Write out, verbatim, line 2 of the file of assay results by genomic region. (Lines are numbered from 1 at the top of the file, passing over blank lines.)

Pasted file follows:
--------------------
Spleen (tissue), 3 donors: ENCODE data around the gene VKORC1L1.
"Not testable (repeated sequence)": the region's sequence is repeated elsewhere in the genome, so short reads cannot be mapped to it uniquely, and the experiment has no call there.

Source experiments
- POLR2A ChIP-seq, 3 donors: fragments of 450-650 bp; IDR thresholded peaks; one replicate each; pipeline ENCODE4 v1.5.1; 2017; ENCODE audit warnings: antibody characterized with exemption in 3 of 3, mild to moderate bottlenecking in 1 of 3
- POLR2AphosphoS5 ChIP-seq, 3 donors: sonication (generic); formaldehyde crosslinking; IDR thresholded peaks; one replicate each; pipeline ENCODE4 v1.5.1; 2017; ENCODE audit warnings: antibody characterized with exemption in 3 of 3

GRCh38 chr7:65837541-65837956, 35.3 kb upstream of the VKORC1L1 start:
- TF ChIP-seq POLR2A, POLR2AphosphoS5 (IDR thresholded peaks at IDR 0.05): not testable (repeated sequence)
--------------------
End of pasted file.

"Not testable (repeated sequence)": the region's sequence is repeated elsewhere in the genome, so short reads cannot be mapped to it uniquely, and the experiment has no call there.